“She could make out tiny gold flecks in his eyes, fanning out round his black pupils, and could even smell the pomade that made his hair shine. Then suddenly she felt weak, she remembered the Vicomte who had waltzed with her at La Vaubyessard, and whose beard gave off the same scents of vanilla and lemon, and instinctively she half-closed her eyes in order to breathe it in. But as she did so she sat up in her chair, and saw the old stagecoach Hirondelle on the horizon, coming slowly down Les Leux hill trailing a long plume of dust. It was in that same yellow carriage that Léon had so often returned to her; and it was on the same road that he had left forever! She thought she saw him at his window opposite; then everything became confused, the clouds passed; it was as if she were still waltzing in the Vicomte’s arms in the light of the chandeliers, and Léon wasn’t far away, he was coming… and yet she could still sense Rodolphe’s head beside her. The sweetness of the sensation found its way into her old desires, and like grains of sand in the wind they whirled round in the delicate waft of perfume that was spreading through her soul.” (P.2, ch.8) 
All the men blur together. It’s obvious that what Emma needs, and wants, is some good sex, which she doesn’t get from her husband. 
Just go back to the beginning and look at this scene of Emma and Charles before they get married:  
“She got a bottle of curacao from the armoire, reached down 2 small glasses, filled one to the top, put almost nothing in the other and then, having clinked it with his, lifted it to her mouth. Since it was virtually empty she had to tip her head back to drink; and in that position, with her lips extended, neck craning, she laughed because she couldn’t taste anything, while between her shapely little teeth the tip of her tongue gently licked the bottom of the glass.” (P.1, ch.3) 
Her sensual nature has been hinted from the start. 
It becomes clear that Emma craves sex. She fantasises about the Vicomte, then falls for Léon; after Léon, she quickly succumbs to Rodolphe’s seductions, then she also gets over him, and starts a new affair with Léon.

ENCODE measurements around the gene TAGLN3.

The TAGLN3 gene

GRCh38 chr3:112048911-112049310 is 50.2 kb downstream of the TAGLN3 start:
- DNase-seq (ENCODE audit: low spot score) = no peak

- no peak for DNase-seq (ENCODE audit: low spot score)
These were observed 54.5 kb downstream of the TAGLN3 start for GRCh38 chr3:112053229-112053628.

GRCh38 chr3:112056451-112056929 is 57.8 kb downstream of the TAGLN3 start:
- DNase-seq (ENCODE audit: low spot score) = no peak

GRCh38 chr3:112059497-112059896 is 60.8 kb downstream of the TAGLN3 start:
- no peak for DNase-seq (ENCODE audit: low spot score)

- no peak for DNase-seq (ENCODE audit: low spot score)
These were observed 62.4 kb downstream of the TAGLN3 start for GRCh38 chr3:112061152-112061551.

With Rodolphe, she has sex with him the 1st time they ride horses together, and during the affair, sneaks out of house several times a week to be with him. 
“1 morning when Charles had left before dawn, she was seized by a sudden desire to see Rodolphe that very second. […] The thought made her breast heave with lust…” (P.2, ch.9) 
And then: 
“All winter, 3 or 4 times a week, he came to her garden when it was completely dark. Emma had taken the key out of the gate, and Charles thought it had been lost. 
[…] To let her know he was there, Rodolphe always threw a handful of sand at the shutters. She would jump up; but sometimes she had to wait, because Charles had a habit of chatting by the fire and would go on ad infinitum. She would be consumed with impatience; if they would have done, her eyes would have leapt out of the window.” (P.2, ch.10) 
Note: “consumed with impatience”. 
Later, when Emma meets Léon again, after 3 years, she has “an irresistible urge to put her lips to” his cheeks (P.3, ch.1). She arranges a meeting in a church, which leads to the famous carriage scene: 
“Among wagons and barrels at the harbour, in the streets and at the marker stones, local people stared in amazement at this unheard-of thing for a provincial town, a carriage with its blind pulled down, and which kept reappearing, more tightly sealed than a tomb, pitching and tossing like a ship at sea.” (ibid.)
What a scene indeed. Subtle, but masterfully suggestive.   
Later, Flaubert is plain about Emma’s high libido. Just look at these lines: 
“… she came back more voracious, more impassioned than before. She would undress violently, ripping the laces of her corset, which slipped over her hips like a snake. Tiptoeing in bare feet she would check the door was locked then throw aside her clothes in a single movement—and pale, silent, serious, she collapsed into his arms with a shudder.” (P.3, ch.6)